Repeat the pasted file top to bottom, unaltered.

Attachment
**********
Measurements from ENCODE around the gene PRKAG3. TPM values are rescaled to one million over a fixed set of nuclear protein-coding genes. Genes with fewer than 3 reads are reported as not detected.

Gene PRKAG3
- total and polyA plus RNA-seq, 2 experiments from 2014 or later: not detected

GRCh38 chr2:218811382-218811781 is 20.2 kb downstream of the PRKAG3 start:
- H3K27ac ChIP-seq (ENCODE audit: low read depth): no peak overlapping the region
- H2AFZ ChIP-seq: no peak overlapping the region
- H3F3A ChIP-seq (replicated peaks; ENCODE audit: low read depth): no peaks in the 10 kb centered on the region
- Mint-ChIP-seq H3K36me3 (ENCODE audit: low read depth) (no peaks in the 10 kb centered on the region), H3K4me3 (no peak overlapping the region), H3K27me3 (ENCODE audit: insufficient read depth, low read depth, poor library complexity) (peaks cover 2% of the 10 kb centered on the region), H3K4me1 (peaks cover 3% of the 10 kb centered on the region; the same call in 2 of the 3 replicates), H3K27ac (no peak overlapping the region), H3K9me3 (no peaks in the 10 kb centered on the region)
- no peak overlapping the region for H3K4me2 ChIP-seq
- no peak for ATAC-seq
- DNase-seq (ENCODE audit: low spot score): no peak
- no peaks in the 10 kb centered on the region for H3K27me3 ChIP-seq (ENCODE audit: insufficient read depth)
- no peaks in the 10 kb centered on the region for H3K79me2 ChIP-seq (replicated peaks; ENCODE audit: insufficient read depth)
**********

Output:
Measurements from ENCODE around the gene PRKAG3. TPM values are rescaled to one million over a fixed set of nuclear protein-coding genes. Genes with fewer than 3 reads are reported as not detected.

Gene PRKAG3
- total and polyA plus RNA-seq, 2 experiments from 2014 or later: not detected

GRCh38 chr2:218811382-218811781 is 20.2 kb downstream of the PRKAG3 start:
- H3K27ac ChIP-seq (ENCODE audit: low read depth): no peak overlapping the region
- H2AFZ ChIP-seq: no peak overlapping the region
- H3F3A ChIP-seq (replicated peaks; ENCODE audit: low read depth): no peaks in the 10 kb centered on the region
- Mint-ChIP-seq H3K36me3 (ENCODE audit: low read depth) (no peaks in the 10 kb centered on the region), H3K4me3 (no peak overlapping the region), H3K27me3 (ENCODE audit: insufficient read depth, low read depth, poor library complexity) (peaks cover 2% of the 10 kb centered on the region), H3K4me1 (peaks cover 3% of the 10 kb centered on the region; the same call in 2 of the 3 replicates), H3K27ac (no peak overlapping the region), H3K9me3 (no peaks in the 10 kb centered on the region)
- no peak overlapping the region for H3K4me2 ChIP-seq
- no peak for ATAC-seq
- DNase-seq (ENCODE audit: low spot score): no peak
- no peaks in the 10 kb centered on the region for H3K27me3 ChIP-seq (ENCODE audit: insufficient read depth)
- no peaks in the 10 kb centered on the region for H3K79me2 ChIP-seq (replicated peaks; ENCODE audit: insufficient read depth)